Tuesday, August 13, 2019

By Pastor Jim Fruehling

Warm greetings, Rejoicers!

This year in many of our congregations, the Gospel lessons for Sundays are taken from Luke. Luke has given us a number of unique stories, including, for example, the parable of the Good Samaritan.

Luke often tells us about Jesus being in prayer; Luke also tells us often about Jesus being invited to dinner. Perhaps one of the more well-known dinner stories takes place at the house of Martha, and her sister, Mary.

Martha, as you may remember, gets busy fixing dinner. Although the text doesn’t tell us with certainty, I have always imagined that Jesus showed up with the twelve disciples. Whether she was preparing for one guest or for thirteen, Martha apparently becomes overwhelmed—going in circles, as I like to translate it—or, “cumbered with much serving,” as I recall it from the King James translation.

As happens for so many of us even today, when we are working frantically, and others around us appear to be taking it easy—Martha gets irritated, as she watches her sister taking on the role of a disciple, sitting at Jesus’ feet, listening to what he was saying.

In her perception that she is doing all the work, Martha asks Jesus pointedly, “Lord, do you not care that my sister has left me to do all the work by myself? Tell her then to help me.” Perhaps Martha has been trying for years to tell her sister Mary what to do, to no avail; but Jesus steps away from any triangle.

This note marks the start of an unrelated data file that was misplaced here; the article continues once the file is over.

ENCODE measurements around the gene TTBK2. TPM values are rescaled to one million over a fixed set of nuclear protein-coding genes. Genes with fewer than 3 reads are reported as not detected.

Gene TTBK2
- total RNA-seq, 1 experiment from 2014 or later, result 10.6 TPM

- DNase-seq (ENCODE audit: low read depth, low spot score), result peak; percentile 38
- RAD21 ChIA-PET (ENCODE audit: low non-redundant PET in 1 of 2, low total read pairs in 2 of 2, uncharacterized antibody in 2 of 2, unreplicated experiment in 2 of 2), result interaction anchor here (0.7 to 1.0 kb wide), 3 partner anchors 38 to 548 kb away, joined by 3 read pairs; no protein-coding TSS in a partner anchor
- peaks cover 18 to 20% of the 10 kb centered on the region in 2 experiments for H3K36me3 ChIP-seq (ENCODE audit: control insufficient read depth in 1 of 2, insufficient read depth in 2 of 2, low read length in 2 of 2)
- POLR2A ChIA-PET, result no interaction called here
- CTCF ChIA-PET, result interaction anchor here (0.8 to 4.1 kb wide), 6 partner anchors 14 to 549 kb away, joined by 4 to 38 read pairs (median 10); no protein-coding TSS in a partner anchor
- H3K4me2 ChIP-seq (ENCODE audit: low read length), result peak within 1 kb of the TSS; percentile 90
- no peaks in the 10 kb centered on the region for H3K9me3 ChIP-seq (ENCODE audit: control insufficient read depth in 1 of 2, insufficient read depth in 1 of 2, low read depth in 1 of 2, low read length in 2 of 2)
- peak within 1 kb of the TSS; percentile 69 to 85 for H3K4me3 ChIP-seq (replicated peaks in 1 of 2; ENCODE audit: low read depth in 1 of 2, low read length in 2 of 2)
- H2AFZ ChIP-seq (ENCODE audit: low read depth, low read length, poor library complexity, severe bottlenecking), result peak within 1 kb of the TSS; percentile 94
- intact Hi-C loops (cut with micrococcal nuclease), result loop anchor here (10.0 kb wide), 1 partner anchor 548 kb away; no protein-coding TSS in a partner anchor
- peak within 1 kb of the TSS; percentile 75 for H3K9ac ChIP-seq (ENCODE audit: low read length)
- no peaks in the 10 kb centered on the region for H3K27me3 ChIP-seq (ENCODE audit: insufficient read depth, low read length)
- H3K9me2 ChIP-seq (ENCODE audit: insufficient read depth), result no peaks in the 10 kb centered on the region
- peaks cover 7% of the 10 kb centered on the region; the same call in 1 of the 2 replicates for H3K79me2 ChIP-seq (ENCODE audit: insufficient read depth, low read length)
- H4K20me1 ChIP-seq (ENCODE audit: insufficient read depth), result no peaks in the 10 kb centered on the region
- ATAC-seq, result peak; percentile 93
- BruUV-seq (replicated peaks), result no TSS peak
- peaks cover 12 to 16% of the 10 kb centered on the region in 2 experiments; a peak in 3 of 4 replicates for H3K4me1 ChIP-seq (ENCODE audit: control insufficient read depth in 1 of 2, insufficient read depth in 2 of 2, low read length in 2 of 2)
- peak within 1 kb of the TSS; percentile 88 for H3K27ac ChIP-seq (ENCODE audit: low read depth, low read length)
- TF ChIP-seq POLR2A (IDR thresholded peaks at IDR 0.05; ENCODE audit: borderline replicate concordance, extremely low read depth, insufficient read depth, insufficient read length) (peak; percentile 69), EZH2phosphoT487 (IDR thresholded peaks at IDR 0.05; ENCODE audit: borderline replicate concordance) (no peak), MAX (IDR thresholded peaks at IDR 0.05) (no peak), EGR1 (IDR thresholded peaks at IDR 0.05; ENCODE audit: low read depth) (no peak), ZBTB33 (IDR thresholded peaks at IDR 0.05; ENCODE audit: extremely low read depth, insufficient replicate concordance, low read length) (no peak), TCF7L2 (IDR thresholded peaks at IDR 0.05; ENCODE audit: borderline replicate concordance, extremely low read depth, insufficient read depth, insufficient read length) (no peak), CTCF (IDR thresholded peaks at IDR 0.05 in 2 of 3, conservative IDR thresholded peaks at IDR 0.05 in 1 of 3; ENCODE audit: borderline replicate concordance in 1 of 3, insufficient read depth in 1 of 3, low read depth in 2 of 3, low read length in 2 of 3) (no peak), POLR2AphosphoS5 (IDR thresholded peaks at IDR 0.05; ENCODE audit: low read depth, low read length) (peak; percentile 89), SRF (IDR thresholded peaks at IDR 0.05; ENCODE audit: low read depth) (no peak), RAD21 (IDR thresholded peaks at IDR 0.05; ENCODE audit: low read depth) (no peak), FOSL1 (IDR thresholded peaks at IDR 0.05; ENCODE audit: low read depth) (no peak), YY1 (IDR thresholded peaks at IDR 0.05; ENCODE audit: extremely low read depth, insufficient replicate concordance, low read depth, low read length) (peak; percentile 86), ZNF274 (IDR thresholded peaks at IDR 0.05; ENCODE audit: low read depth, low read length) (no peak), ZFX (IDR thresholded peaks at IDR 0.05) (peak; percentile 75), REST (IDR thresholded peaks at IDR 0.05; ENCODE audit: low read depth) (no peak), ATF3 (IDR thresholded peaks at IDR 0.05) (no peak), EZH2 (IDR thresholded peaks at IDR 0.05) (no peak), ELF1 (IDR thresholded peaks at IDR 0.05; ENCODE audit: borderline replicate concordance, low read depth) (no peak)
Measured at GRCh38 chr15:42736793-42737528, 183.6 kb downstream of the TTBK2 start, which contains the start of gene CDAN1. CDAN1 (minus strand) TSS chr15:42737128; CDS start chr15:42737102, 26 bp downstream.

Perceiving that Martha has become anxious and distracted in all her efforts to serve, Jesus commends Mary, who has chosen “the one thing needful.” And with that, Luke concludes the story, leaving Martha’s frustration and Mary’s devotion for us to contemplate.

For those of us involved in service—by definition, if you’re reading this newsletter, that’s us—this story can seem like something of a reproach for our efforts. But the choice is not between Mary and Martha; the challenge is to choose both!

Martha has misplaced her focus, and has become troubled and anxious in her effortful service. But, in a wonderful article by Warren Carter, called, “Getting Martha out of the Kitchen,” the author observes, “Mary manifests yet another possible danger, that disciples may be so intently centered in the Lord’s teaching (10: 39-40) that they do not do or pass on the teaching (cf. 8:21, 11:28).”

As we move together from the slower, longer days of summer into the shorter, busier days of autumn, may your prayers and contemplation center on the one thing needful. And may your active service bring you focus rather than distraction, instead of anxiety—joy!

Blessings to you!